I just did this at a school in Vancouver: "I want you guys to get together in a team and make a movie for Crankyfest." And these teenage boys - and some girls - made a film for Crankyfest. It was about a teenage boy getting his period. It was submitted to the festival - it's not a finalist, so it's not on our reel, but just the fact that they made it was amazing.
So, from fantasy television and video games to the grubbier reality of The Grand Seduction. Is it jarring when you shuttle back and forth between the two?
That summer I shot The Grand Seduction was so nice for me as an actor, going from the genre-based Supernatural and to this heartwarming art film.
Hearing "heartwarming" usually makes me cringe, but it kind of does work here, doesn't it?
There's some element of magic when you pull off a great film or a great story - something unknown. But if I had to take a stab? From my point of view, Don [McKellar] wants truth - in the performances, in the story. And he gets it by exploration, by delving in a kinda relaxed way with the actors. We just really worked through everything on set. We would rehearse and then see what felt false or real, tweak it and go again. It was always clear that it was just about finding the truth in the moment and in the scene.
And speaking of truth, you get to play one of the only honest characters, someone who's not playing along with the ruse to dupe Dr. Lewis and even kind of pissed about being involved. That must have been fun.
I was upset that I kept slamming the door in Taylor Kitsch's face. Like, honestly, "Why did you make me do that, screenplay? Why?" At the time, on the set, it made perfect sense to me, but watching it in the audience [at TIFF], I was really mad at Kathleen. But the more mad you are at Kathleen, and the colder she is, the funnier it becomes.
The character gets a little more to do in this movie than she did in the original film. Similarly, I was struck by the way this version doesn't shy away from the economic reality of the situation. This town is slowly dying, and we see it.
It's played with dignity. I mean, it's played truthfully. If this film was wallowing in despair because everyone is unemployed, it wouldn't ring true; it'd just be too melodramatic. I learned this in acting class. If you play a character who's going through a hard time and you want to just wallow through the whole scene, it's not real. People who are struggling are trying to get out of that position - they're the most active people you will meet. This film is buoyed by the desire of everyone in town to come through their struggle.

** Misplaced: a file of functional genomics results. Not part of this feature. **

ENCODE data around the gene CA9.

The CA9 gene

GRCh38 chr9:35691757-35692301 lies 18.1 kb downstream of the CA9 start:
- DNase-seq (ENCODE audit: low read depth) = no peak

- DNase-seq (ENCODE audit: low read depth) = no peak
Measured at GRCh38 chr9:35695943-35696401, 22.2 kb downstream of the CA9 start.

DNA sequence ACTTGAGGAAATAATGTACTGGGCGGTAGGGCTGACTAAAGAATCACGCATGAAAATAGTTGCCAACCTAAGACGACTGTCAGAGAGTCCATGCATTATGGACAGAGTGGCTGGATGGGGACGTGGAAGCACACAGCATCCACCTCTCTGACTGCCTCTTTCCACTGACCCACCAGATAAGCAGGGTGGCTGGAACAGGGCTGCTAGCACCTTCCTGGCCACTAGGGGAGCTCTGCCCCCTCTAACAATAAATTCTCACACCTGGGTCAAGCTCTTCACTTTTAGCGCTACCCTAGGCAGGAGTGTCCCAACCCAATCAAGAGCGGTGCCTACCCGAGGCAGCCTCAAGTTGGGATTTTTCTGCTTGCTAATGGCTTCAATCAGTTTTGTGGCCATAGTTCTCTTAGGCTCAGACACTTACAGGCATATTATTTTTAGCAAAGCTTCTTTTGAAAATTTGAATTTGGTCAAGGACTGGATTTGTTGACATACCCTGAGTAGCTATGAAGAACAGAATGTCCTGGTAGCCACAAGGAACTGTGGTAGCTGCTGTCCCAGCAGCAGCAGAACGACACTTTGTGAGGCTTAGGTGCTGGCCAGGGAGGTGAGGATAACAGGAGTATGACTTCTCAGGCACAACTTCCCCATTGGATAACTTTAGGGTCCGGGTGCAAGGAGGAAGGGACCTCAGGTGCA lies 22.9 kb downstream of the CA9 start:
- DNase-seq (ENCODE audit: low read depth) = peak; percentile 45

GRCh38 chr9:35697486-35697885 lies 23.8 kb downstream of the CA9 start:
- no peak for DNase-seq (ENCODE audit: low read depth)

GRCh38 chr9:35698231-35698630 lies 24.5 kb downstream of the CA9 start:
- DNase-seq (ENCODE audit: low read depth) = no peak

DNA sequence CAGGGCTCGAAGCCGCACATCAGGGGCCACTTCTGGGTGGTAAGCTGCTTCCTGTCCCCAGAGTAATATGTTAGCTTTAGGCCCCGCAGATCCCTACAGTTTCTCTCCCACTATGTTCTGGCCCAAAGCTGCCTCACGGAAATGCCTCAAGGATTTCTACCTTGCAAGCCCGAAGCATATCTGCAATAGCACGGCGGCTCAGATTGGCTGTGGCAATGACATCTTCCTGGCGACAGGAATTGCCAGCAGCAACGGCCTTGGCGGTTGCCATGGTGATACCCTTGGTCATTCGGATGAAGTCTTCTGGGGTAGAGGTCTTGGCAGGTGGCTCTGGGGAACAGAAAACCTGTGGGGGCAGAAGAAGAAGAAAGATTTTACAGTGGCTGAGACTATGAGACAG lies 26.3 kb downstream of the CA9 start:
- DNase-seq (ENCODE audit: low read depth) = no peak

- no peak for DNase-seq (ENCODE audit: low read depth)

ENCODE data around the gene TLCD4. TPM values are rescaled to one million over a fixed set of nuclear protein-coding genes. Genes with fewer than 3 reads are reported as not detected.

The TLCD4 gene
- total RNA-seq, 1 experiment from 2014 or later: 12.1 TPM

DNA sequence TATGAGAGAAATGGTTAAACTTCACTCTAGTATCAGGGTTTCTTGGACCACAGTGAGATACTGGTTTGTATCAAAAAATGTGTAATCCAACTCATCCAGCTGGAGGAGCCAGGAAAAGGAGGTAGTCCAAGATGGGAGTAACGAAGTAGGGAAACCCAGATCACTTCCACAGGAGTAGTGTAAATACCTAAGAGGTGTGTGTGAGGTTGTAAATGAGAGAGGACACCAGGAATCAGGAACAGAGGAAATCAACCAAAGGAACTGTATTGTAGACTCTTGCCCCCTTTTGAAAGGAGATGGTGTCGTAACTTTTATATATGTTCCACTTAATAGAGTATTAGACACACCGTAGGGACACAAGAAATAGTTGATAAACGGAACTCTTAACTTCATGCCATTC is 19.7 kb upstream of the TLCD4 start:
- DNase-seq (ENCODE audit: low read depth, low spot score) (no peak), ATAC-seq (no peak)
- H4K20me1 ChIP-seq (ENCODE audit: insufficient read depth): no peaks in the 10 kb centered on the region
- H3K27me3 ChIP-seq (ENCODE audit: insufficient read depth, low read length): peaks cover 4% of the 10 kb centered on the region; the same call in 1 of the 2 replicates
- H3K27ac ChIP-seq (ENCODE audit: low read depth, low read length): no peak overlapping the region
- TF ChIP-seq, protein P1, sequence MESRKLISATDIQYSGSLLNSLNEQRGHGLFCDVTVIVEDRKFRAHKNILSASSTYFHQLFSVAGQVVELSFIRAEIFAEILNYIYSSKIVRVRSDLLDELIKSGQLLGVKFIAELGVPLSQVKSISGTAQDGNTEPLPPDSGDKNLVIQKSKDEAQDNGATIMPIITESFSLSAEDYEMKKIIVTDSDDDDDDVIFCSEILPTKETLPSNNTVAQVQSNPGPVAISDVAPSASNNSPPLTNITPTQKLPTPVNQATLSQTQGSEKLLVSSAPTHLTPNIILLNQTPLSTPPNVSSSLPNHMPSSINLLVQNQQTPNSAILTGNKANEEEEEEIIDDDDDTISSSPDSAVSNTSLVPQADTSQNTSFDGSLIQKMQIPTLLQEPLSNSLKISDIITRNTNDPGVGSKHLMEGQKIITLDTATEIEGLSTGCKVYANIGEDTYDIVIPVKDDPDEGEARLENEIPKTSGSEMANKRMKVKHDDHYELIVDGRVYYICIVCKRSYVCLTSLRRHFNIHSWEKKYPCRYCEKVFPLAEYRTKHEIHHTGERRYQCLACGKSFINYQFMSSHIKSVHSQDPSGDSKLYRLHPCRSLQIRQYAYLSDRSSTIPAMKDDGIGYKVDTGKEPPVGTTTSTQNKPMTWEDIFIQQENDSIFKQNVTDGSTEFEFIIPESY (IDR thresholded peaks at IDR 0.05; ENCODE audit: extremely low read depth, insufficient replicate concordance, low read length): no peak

But it doesn't play down the struggle either.
Yeah, absolutely. It's nice to see a film about issues that really affect people's lives - and this is an issue-driven film that's not didactic, that's totally entertaining. That's why it's so touching, why it resonates. Everyone can relate to being unemployed or the struggle to find work in this economy - whether in a rural community or the city - and the lack of dignity that comes with long-term unemployment and not having a reason to get up in the morning. It's a good story: a hero with a problem - in this case, a group of little heroes - trying to overcome an impossible obstacle.
Was there anything specific you used to find your way into Kathleen?
I felt like we all did a good job of achieving an authentic look and feeling for the characters, especially Kathleen. An actress in a film can sometimes look a little too styled, a little too actressy. I got to wear, like, really comfortable clothes every day, didn't spend hours doing my hair - those are my favourite kind of parts.
It sounds like they don't come along that often.
You know, I've been asked today what are the main differences for me between Canadian and American film, and I'll say, "The budgets are usually different." But now that I think about it, I've noticed - maybe it's more of a difference between TV and film - but on TV, network TV especially, all the women kind of look the same, the way they're styled. I guess you could say that about the guys, too, but all the women have, like, blown-out hair with the two swirls at the bottom, and they wear, like, the tight jeans and the fitted tank top and the boots.
It's that CSI fashion sense.
Yeah, CSI fashion has kinda permeated all television, drama or comedy. All the women really have a similar look. But I've been lucky to play characters who act and look different in Canadian film. I grew up on Canadian film. It was tough for me, coming to L.A. for the first few times, to try to fit into this TV mould. It just felt weird to me. [laughing] "What? I can't wear an oversized ratty sweater to my audition?"